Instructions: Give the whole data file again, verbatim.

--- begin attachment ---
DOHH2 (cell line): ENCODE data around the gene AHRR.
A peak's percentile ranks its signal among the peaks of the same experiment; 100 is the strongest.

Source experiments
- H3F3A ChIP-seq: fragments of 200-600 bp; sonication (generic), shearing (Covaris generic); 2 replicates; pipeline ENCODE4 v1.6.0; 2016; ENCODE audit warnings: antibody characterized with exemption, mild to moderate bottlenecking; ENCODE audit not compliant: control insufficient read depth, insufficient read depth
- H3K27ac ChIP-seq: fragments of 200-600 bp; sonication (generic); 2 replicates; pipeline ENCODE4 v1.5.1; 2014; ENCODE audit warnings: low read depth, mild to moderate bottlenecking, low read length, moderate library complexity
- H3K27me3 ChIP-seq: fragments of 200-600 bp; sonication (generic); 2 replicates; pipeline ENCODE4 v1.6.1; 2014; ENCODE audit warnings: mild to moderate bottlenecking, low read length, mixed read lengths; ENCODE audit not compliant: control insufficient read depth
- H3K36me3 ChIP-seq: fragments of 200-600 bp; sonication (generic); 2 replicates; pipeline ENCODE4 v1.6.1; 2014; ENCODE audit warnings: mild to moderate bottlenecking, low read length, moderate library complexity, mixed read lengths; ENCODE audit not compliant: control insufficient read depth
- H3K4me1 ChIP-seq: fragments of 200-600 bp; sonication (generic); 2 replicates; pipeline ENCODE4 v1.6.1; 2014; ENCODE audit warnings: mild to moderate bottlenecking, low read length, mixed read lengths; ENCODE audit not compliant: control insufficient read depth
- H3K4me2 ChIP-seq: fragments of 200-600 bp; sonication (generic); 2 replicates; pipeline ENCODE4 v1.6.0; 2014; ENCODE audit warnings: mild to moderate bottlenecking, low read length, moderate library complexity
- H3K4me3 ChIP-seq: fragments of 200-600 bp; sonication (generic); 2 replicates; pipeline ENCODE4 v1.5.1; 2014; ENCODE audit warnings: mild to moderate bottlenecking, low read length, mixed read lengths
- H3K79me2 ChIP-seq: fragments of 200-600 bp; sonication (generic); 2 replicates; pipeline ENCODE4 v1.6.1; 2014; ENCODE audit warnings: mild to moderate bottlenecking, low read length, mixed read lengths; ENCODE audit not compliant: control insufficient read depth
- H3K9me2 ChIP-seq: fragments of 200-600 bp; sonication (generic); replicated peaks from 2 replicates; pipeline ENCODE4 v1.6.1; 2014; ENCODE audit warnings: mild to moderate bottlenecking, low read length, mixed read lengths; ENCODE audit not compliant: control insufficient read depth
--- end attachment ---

DOHH2 (cell line): ENCODE data around the gene AHRR.
A peak's percentile ranks its signal among the peaks of the same experiment; 100 is the strongest.

Source experiments
- H3F3A ChIP-seq: fragments of 200-600 bp; sonication (generic), shearing (Covaris generic); 2 replicates; pipeline ENCODE4 v1.6.0; 2016; ENCODE audit warnings: antibody characterized with exemption, mild to moderate bottlenecking; ENCODE audit not compliant: control insufficient read depth, insufficient read depth
- H3K27ac ChIP-seq: fragments of 200-600 bp; sonication (generic); 2 replicates; pipeline ENCODE4 v1.5.1; 2014; ENCODE audit warnings: low read depth, mild to moderate bottlenecking, low read length, moderate library complexity
- H3K27me3 ChIP-seq: fragments of 200-600 bp; sonication (generic); 2 replicates; pipeline ENCODE4 v1.6.1; 2014; ENCODE audit warnings: mild to moderate bottlenecking, low read length, mixed read lengths; ENCODE audit not compliant: control insufficient read depth
- H3K36me3 ChIP-seq: fragments of 200-600 bp; sonication (generic); 2 replicates; pipeline ENCODE4 v1.6.1; 2014; ENCODE audit warnings: mild to moderate bottlenecking, low read length, moderate library complexity, mixed read lengths; ENCODE audit not compliant: control insufficient read depth
- H3K4me1 ChIP-seq: fragments of 200-600 bp; sonication (generic); 2 replicates; pipeline ENCODE4 v1.6.1; 2014; ENCODE audit warnings: mild to moderate bottlenecking, low read length, mixed read lengths; ENCODE audit not compliant: control insufficient read depth
- H3K4me2 ChIP-seq: fragments of 200-600 bp; sonication (generic); 2 replicates; pipeline ENCODE4 v1.6.0; 2014; ENCODE audit warnings: mild to moderate bottlenecking, low read length, moderate library complexity
- H3K4me3 ChIP-seq: fragments of 200-600 bp; sonication (generic); 2 replicates; pipeline ENCODE4 v1.5.1; 2014; ENCODE audit warnings: mild to moderate bottlenecking, low read length, mixed read lengths
- H3K79me2 ChIP-seq: fragments of 200-600 bp; sonication (generic); 2 replicates; pipeline ENCODE4 v1.6.1; 2014; ENCODE audit warnings: mild to moderate bottlenecking, low read length, mixed read lengths; ENCODE audit not compliant: control insufficient read depth
- H3K9me2 ChIP-seq: fragments of 200-600 bp; sonication (generic); replicated peaks from 2 replicates; pipeline ENCODE4 v1.6.1; 2014; ENCODE audit warnings: mild to moderate bottlenecking, low read length, mixed read lengths; ENCODE audit not compliant: control insufficient read depth